The answer is nature and nurture. Chicken or the egg, anyone?One of a number of sites on the subject. Ihttp://livingamongpredators.over-blog.com/article-35527842.html………………..In a paper for the International Association of Forensic Sciences in 1984, FBI Special Agent Robert Ressler and some of his colleagues listed 10 characteristics of a serial killer. Over 90% of serial killers are white males who have IQ’s in the normal to bright range. Even with this intelligence, though, they do poorly in school and often have problems keeping a job. They tend to come from highly unstable or dysfunctional families, usually abandoned by their fathers and raised by controlling mothers. They usually hate their parents. Almost every serial killer is abused as a child, whether it is sexually, emotionally, physically, or psychologically. This abuse may come from a stranger or a family member, but many serial killers try to lie about this history of abuse. Most serial killers have records of early psychiatric problems and often spent time in institutions as children. They have an intense interest in voyeurism, fetishism, and sadomasochistic porn at a very early age, and they also have a very high rate of suicide attempts. Future serial killers share three other traits in their childhoods. More than 60% of serial killers wet their beds past the age of 12. They also have a fascination with fire, which may be an early manifestation of their fondness for mass destruction. In addition, almost every serial killer starts his abuse and sadistic torture on animal victims (Fisher and Fisher, 2003). Now that the profile of a serial killer is known, one has to examine the characteristics of a psychopath. After all, serial killers are extreme psychopaths, so they will also fit this profile. Charles Montaldo, who wrote the article “Characteristics of the Psychopathic Personality,” says that a psychopath is incapable of feeling guilt, remorse, or empathy for his actions. He is generally cunning and manipulative. He knows the difference between right and wrong, but dismisses it as not applying to him. A psychopath is also incapable of feeling normal emotions like love, and often shows extreme egocentric and narcissistic behavior. In addition to Montaldo’s characteristics, it has been shown that a psychopathic individual also has intelligence and charm. He has no delusional or irrational thinking. He is also untruthful, insincere, and unreliable. He displays anti-social behavior and poor judgment, and fails to learn from experience. He comes from general poverty, his sex life is impersonal and poorly integrated, and he fails to follow any real life plan. He is also unable to control outbursts of anger or hostility, which often causes his inability to hold down a job or keep associations with family and friends. The consequences of his actions, in his mind, give him justification for even more aggressive behavior. Of course, the main downfall of the psychopath is that he always thinks that he is smarter than everyone else is. He believes that he can outwit all other people, and that he can commit any crime without ever being charged or convicted. He believes that even if he is caught that he can “talk” himself out of trouble. Is it any wonder why psychopaths often become serial killers?……………………………………………………………………………. Some research shows that there may be a genetic factor that results in a behavioral predisposition to violence (White, 2001). However, no single gene that causes aggression or violence has been isolated. Several studies have associated psychological disorders associated with aggression back through ancestry. There are more various psychopathologies in the families of young patients with borderline personality disorders than in control group families. It was also observed that a group of children with criminal and/or socially maladapted parents had abnormally elevated levels of social delinquency and aggression. The researchers that conducted these studies conclude that both genetics and environment play a role in violent behavior, “bad seeds [i.e. products of violence-predetermining genetics] blossom in bad [i.e. negligent, abusive, or violence-glamorizing] environments” (as quoted by White, 2001). After reviewing all of the research at hand, one can determine that there are certain unavoidable factors that can cause a person to be a serial killer or psychopath. Brain damage, disorders, brain chemicals, hormones, and family history certainly seem to create problems in a person. However, any intelligent person has to question why the characteristics of serial killers and psychopaths always involve their childhood horrors of abuse and neglect. If a serial killer or psychopath is born, then why do they share these experiences? If a person is born this way, then why do they all come from similar backgrounds instead of crossing all social and economical boundaries? According to Dr. Dorothy Lewis, a professor of psychiatry at NYU Medical School writes about circumstances that promote extreme violence. “They are the combination of a history of extraordinary, early ongoing abuse, some kind of brain dysfunction and psychotic systems, particularly paranoia. The more serious the neurological and psychotic symptomology, if the individual has been abused, the more violent the individual seems to be. Also, the assumption that mental illness necessarily results in violent, antisocial behavior is a false one” (as quoted by White, 2001)……………………………………………….January 24, 2013 at 9:25 am #91777AnonymousInactiveJonathan Chambers wrote:What is it that makes someone grow up to be, say, a serial killer whilst their siblings do not become serial killers?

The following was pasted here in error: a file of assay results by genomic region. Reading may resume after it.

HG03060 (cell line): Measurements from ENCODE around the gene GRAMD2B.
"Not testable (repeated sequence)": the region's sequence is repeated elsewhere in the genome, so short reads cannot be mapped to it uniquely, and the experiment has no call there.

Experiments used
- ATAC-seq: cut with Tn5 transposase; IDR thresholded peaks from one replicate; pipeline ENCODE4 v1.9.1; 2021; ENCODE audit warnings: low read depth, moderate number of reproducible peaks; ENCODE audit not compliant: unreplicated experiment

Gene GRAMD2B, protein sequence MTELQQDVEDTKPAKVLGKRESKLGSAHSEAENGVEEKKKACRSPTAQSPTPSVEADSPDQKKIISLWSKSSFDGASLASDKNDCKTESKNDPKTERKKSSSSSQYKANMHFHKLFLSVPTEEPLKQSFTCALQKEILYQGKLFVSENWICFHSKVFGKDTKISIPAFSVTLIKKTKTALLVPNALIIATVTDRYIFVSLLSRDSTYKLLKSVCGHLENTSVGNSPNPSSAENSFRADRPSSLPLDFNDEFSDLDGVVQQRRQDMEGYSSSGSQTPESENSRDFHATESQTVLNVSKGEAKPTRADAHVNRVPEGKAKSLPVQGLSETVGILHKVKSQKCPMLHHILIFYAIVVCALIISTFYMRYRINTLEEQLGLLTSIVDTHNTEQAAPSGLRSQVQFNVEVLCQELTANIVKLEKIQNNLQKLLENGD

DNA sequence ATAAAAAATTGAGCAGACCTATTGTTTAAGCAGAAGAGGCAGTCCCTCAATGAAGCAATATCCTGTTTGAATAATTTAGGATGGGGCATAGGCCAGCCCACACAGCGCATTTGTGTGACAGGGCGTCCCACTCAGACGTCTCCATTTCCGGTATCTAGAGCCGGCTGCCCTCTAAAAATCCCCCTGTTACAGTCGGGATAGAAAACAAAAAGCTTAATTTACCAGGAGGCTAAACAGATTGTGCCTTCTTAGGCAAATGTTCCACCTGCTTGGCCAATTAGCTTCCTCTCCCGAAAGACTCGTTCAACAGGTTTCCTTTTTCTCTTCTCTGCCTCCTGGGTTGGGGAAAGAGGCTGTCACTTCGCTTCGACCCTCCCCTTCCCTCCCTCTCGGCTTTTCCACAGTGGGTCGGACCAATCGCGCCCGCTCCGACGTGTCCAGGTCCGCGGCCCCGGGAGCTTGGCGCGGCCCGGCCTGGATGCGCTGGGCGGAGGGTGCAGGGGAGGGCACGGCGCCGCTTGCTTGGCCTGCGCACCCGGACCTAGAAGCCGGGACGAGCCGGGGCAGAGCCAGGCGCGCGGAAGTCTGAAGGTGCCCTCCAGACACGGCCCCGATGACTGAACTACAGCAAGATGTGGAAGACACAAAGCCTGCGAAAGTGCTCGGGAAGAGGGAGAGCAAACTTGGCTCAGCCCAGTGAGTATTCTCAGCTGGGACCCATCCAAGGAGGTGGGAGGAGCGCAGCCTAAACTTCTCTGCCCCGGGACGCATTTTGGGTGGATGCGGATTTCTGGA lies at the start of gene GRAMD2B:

Or, for that matter, a revolutionary whilst their siblings support the status quo?January 24, 2013 at 9:36 am #91778AnonymousInactiveALB wrote:Obviously individual humans have different genetic make-ups, otherwise we'd all be clones. But I was talking about the behaviour of humans as a species, not of individual behaviour (clearly somebody prevented by gene therapy from developing some dangerous bodily defect will behave differently than they otherwise would). Nobody has yet suggested what kind of general human behaviour could conceivably be changed by genetic engineering. The Blank Slate is a Red Herring. It's not, despite Steven Pinker, what either Marx or the Cultural Anthropologists assumed..
But surely the behaviour of a species is the sum total of the behaviour of the individuals that comprise that species?I have no difficulty in accepting that human behaviour is a combination of genetic predisposition and cultural conditioning. That much seems apparent. But if it's the case that – to continue the example of serial killers – people who behave in that way do so because they have a genetic predisposition to do so, then surely it might be possible to isolate the relevant gene and modify it? The same might be said of a number of other behavioural traits. Some people, for example, are very averse to risk-taking whilst others display a gung-ho attitude to personal danger. Is it not possible that such behaviour is due to a genetic predisposition and therefore susceptible to modification?January 24, 2013 at 10:35 am #91779AnonymousInactive
It would be interesting to know how many serial killers there were amongst the Native Americans, Eskimos, the Bushmen of South West Africa, or the aborigines of Australia. Prior to outside influence. Does anyone know?